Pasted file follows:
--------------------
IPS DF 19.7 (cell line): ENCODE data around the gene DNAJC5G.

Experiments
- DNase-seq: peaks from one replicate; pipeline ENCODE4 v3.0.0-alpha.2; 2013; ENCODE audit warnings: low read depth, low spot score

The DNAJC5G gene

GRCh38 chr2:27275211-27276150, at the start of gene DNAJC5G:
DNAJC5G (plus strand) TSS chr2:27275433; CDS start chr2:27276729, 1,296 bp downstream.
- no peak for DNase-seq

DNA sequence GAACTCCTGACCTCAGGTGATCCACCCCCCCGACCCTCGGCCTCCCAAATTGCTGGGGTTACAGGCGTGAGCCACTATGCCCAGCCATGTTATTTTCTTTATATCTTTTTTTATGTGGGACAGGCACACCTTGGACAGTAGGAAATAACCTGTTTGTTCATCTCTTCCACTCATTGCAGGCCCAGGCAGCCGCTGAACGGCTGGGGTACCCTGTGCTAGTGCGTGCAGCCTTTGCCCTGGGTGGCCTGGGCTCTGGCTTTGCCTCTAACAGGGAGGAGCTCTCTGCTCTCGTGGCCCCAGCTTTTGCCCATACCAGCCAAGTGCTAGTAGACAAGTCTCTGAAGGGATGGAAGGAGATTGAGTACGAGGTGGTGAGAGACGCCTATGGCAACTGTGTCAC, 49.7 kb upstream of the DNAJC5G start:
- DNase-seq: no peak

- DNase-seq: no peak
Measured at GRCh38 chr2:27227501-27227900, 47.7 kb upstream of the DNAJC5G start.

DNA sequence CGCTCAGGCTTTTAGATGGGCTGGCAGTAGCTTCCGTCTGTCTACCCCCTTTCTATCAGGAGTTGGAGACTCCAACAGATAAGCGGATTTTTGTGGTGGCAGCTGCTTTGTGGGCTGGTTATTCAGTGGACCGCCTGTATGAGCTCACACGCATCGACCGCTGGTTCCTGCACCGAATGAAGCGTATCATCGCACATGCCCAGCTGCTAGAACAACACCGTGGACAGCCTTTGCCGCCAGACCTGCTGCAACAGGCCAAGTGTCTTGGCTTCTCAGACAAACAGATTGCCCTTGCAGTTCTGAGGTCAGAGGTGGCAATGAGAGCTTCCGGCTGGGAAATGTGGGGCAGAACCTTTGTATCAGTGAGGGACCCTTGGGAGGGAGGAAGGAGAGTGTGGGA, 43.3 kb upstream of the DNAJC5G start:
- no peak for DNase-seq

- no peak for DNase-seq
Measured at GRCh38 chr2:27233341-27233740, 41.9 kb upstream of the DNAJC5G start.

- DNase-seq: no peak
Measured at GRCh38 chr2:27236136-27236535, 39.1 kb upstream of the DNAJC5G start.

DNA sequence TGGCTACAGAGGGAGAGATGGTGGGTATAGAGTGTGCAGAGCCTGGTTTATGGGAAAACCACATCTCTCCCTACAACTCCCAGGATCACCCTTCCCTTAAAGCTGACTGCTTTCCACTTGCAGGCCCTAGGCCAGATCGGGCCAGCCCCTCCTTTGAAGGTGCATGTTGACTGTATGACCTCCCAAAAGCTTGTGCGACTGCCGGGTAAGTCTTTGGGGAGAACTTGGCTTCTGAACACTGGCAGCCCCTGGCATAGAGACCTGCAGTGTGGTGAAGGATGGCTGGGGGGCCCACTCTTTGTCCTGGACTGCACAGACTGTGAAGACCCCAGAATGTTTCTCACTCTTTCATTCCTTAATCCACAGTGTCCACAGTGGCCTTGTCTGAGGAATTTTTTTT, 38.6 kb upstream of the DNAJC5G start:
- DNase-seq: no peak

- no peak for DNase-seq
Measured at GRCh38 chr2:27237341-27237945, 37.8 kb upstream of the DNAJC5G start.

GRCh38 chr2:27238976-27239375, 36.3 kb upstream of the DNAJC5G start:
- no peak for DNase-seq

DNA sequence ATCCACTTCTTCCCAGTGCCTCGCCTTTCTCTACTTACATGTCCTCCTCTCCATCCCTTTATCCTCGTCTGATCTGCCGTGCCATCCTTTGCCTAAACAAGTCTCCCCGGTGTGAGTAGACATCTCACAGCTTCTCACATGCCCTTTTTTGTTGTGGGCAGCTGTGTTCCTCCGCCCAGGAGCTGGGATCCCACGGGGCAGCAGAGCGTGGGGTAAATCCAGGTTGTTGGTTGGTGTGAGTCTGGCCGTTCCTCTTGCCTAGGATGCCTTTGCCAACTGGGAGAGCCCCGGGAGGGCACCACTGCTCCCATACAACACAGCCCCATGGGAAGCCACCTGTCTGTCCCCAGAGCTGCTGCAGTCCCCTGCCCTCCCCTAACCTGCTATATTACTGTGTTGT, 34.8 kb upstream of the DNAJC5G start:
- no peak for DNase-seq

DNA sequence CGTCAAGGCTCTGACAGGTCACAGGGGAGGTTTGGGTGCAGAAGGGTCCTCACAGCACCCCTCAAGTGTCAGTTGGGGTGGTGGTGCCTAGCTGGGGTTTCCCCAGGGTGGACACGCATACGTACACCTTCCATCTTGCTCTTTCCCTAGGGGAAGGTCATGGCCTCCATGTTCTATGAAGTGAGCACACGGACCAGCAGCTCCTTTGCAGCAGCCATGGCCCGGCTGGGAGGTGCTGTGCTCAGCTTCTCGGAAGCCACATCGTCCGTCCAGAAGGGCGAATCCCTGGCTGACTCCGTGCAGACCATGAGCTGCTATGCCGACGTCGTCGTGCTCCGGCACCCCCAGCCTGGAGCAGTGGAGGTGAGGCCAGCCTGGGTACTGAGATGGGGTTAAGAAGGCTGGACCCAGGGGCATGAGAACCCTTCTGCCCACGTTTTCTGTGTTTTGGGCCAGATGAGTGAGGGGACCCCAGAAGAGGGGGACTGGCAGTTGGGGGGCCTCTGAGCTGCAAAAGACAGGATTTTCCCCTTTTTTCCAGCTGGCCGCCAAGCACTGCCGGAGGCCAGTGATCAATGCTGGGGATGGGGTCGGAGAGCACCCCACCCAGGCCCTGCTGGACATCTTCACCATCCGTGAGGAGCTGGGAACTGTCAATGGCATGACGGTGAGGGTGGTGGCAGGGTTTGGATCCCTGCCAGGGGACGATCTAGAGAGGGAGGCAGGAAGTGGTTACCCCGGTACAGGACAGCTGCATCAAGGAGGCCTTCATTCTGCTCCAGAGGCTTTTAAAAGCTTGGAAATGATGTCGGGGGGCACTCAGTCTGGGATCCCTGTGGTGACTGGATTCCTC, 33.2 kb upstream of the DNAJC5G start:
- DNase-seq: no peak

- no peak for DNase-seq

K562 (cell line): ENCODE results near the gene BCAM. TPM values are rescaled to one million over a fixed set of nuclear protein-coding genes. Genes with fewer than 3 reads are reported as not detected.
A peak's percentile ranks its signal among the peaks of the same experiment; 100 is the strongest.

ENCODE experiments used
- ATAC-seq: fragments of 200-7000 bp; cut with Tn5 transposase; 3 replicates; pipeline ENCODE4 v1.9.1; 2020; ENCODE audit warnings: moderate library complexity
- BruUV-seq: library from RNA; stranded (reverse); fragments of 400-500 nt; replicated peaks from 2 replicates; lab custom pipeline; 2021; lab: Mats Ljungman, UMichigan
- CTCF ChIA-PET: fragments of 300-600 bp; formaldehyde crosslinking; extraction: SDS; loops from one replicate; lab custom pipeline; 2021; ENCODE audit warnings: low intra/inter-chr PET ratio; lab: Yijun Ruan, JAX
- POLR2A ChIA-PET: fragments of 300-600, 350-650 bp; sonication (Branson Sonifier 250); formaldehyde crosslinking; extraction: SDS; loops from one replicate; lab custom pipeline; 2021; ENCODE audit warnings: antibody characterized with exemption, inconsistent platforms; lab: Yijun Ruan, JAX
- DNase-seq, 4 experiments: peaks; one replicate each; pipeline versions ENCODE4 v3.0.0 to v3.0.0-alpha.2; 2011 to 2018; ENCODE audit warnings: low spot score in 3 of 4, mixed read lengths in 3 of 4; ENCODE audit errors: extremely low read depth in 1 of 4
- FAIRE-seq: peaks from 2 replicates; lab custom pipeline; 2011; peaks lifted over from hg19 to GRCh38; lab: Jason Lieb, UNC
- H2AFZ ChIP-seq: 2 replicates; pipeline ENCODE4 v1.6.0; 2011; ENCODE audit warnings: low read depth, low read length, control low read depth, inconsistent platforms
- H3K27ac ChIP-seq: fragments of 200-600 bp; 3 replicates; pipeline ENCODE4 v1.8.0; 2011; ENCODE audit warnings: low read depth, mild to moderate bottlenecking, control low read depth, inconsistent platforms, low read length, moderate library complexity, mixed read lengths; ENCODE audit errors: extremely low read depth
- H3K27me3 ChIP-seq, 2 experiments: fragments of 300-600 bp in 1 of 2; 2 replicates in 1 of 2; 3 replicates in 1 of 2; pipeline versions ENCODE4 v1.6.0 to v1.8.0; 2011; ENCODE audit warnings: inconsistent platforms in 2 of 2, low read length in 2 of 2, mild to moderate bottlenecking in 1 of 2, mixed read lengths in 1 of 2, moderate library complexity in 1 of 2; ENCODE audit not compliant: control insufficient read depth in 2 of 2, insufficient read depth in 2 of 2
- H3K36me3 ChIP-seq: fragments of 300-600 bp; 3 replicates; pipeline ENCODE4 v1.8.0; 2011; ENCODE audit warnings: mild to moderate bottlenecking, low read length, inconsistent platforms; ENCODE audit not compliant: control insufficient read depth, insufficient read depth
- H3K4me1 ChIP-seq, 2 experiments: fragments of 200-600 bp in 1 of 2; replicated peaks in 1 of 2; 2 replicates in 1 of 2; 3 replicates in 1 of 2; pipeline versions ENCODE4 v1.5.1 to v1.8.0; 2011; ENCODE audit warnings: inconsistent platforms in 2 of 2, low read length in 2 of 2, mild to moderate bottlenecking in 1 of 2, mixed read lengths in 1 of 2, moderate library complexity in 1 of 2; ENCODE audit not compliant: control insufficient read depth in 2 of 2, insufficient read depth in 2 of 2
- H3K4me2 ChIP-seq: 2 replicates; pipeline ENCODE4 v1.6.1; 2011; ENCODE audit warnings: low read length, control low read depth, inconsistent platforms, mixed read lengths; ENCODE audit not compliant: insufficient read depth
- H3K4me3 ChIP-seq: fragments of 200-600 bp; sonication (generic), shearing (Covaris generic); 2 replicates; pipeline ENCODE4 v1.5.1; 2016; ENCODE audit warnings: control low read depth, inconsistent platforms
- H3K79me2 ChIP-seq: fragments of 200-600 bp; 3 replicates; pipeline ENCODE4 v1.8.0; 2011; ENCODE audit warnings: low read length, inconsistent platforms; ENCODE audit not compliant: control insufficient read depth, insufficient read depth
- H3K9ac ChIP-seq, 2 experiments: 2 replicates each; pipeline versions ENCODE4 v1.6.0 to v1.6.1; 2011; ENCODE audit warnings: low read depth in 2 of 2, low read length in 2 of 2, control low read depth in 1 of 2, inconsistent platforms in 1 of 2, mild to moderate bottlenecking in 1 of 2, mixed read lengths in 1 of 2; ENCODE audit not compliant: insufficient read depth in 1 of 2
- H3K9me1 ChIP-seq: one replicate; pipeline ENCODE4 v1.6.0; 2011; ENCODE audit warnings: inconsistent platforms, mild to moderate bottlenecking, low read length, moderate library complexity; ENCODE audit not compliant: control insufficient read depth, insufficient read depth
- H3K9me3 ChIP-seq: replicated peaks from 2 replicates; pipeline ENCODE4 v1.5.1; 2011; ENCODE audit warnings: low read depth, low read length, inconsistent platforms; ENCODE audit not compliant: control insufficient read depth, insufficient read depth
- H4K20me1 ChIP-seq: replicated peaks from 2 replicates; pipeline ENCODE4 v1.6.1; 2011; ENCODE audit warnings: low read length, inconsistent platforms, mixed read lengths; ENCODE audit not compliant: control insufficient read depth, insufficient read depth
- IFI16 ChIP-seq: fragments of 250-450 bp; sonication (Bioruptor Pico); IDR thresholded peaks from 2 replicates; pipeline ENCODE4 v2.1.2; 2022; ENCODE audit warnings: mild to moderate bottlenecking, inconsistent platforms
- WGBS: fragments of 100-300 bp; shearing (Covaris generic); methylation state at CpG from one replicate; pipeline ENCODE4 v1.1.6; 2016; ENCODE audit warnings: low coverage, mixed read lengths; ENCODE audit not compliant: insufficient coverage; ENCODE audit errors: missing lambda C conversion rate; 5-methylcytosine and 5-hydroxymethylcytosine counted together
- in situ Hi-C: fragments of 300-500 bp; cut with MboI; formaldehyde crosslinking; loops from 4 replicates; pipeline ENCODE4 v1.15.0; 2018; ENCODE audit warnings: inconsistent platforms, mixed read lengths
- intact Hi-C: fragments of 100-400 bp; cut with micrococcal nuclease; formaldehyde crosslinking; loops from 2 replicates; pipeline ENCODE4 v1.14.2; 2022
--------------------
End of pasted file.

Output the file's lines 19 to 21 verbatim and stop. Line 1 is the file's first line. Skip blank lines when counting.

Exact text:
- DNase-seq: no peak

- no peak for DNase-seq
Measured at GRCh38 chr2:27237341-27237945, 37.8 kb upstream of the DNAJC5G start.